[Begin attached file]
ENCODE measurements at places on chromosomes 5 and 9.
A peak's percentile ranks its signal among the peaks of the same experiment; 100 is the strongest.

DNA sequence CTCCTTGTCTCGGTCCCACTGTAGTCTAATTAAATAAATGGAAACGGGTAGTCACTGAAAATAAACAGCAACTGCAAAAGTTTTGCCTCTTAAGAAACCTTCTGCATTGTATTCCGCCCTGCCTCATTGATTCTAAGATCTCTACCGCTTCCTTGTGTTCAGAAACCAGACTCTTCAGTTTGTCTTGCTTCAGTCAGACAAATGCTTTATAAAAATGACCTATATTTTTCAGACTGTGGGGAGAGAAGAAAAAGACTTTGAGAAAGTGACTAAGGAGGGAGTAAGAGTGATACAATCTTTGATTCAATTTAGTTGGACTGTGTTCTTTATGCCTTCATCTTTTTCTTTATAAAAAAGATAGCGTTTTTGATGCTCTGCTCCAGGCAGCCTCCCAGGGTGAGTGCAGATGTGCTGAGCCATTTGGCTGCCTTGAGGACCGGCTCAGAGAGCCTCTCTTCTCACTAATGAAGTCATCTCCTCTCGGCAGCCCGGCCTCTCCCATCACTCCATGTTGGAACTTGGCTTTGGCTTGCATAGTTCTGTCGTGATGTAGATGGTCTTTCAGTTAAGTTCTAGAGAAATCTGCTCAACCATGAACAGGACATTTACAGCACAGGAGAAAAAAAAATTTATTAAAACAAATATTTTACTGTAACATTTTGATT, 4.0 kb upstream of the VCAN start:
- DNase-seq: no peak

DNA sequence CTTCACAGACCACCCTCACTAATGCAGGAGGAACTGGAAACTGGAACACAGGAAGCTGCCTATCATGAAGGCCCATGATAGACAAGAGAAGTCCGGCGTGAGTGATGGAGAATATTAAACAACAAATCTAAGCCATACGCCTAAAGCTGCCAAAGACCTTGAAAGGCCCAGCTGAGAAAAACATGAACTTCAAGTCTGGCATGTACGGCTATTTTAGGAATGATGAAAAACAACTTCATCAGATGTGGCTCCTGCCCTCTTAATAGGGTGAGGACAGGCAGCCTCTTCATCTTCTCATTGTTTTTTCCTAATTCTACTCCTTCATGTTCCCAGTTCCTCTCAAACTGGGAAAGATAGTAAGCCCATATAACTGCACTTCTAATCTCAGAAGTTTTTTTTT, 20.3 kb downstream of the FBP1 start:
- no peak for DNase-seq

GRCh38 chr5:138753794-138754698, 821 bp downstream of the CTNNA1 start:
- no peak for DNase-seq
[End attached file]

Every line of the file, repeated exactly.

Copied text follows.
ENCODE measurements at places on chromosomes 5 and 9.
A peak's percentile ranks its signal among the peaks of the same experiment; 100 is the strongest.

DNA sequence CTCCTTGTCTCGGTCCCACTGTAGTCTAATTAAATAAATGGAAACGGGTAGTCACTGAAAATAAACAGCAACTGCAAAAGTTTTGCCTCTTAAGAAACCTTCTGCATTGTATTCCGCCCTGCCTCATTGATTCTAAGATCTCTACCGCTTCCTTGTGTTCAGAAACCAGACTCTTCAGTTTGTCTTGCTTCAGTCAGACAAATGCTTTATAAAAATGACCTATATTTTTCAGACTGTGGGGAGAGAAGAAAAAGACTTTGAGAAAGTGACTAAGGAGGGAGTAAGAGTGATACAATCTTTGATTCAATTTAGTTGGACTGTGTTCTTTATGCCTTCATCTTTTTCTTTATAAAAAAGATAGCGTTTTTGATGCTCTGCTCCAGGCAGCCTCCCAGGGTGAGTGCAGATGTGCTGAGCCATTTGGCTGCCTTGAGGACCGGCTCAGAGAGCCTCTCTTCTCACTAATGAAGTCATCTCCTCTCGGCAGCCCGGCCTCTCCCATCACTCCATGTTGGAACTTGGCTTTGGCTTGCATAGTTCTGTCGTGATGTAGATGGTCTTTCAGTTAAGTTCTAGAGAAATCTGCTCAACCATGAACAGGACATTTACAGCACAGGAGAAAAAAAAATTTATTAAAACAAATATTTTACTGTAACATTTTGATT, 4.0 kb upstream of the VCAN start:
- DNase-seq: no peak

DNA sequence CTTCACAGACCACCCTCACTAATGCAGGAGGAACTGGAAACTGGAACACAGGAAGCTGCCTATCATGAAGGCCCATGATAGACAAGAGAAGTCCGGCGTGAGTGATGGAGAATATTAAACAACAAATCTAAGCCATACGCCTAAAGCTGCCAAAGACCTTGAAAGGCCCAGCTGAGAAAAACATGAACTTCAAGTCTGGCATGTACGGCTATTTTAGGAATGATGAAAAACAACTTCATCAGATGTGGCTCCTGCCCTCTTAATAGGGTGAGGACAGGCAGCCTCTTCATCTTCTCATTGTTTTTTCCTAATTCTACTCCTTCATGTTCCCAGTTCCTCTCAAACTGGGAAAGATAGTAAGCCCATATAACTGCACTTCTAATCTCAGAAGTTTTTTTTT, 20.3 kb downstream of the FBP1 start:
- no peak for DNase-seq

GRCh38 chr5:138753794-138754698, 821 bp downstream of the CTNNA1 start:
- no peak for DNase-seq